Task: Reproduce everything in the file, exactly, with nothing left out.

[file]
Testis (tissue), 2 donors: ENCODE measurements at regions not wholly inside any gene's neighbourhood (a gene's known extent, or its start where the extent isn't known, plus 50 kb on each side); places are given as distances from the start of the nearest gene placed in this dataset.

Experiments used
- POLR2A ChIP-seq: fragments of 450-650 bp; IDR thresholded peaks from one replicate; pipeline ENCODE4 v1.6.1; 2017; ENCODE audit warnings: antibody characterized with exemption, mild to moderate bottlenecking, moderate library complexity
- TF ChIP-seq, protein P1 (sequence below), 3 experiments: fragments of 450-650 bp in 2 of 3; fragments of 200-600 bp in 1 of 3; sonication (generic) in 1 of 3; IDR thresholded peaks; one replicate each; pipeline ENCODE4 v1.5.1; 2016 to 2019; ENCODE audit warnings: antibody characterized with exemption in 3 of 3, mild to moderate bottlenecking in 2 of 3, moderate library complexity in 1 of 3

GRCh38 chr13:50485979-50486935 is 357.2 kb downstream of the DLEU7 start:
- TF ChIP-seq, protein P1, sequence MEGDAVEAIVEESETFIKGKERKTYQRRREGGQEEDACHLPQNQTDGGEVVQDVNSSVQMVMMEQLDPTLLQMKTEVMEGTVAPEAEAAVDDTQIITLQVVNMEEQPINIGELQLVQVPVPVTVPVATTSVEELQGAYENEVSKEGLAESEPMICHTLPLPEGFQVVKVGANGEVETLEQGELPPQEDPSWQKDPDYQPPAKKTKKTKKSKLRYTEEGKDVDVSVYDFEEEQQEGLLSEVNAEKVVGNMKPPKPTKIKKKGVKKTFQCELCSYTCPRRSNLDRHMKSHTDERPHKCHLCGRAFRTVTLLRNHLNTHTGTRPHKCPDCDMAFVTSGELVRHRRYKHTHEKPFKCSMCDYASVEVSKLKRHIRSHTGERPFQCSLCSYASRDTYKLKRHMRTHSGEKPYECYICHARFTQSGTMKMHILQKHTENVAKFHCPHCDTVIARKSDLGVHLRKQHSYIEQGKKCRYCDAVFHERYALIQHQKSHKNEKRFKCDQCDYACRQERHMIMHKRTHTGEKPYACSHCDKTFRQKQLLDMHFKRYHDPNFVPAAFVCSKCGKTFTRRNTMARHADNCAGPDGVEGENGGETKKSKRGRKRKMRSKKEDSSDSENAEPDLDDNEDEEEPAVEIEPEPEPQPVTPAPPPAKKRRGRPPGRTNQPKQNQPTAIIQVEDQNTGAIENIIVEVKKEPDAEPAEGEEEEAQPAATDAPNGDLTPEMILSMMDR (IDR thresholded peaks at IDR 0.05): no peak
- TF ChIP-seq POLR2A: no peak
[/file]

Testis (tissue), 2 donors: ENCODE measurements at regions not wholly inside any gene's neighbourhood (a gene's known extent, or its start where the extent isn't known, plus 50 kb on each side); places are given as distances from the start of the nearest gene placed in this dataset.

Experiments used
- POLR2A ChIP-seq: fragments of 450-650 bp; IDR thresholded peaks from one replicate; pipeline ENCODE4 v1.6.1; 2017; ENCODE audit warnings: antibody characterized with exemption, mild to moderate bottlenecking, moderate library complexity
- TF ChIP-seq, protein P1 (sequence below), 3 experiments: fragments of 450-650 bp in 2 of 3; fragments of 200-600 bp in 1 of 3; sonication (generic) in 1 of 3; IDR thresholded peaks; one replicate each; pipeline ENCODE4 v1.5.1; 2016 to 2019; ENCODE audit warnings: antibody characterized with exemption in 3 of 3, mild to moderate bottlenecking in 2 of 3, moderate library complexity in 1 of 3

GRCh38 chr13:50485979-50486935 is 357.2 kb downstream of the DLEU7 start:
- TF ChIP-seq, protein P1, sequence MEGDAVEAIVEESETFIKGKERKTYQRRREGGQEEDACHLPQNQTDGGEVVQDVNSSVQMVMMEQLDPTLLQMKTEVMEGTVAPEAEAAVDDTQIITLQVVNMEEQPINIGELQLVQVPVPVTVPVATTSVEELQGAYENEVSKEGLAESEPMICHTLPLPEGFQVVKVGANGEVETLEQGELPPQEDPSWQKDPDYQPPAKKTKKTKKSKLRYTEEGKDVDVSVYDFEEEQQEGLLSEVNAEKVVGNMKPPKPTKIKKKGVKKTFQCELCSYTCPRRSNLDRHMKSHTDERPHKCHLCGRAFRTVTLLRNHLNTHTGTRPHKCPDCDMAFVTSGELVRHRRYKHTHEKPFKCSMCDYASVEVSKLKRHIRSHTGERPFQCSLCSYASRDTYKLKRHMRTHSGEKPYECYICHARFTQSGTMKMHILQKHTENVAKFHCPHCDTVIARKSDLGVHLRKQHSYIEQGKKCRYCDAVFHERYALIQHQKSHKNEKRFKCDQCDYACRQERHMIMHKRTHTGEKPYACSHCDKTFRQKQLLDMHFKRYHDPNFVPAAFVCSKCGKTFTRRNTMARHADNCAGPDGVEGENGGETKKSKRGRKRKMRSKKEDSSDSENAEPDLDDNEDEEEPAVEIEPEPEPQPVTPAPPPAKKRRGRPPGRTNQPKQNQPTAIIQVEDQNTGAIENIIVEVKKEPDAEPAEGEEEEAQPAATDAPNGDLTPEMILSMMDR (IDR thresholded peaks at IDR 0.05): no peak
- TF ChIP-seq POLR2A: no peak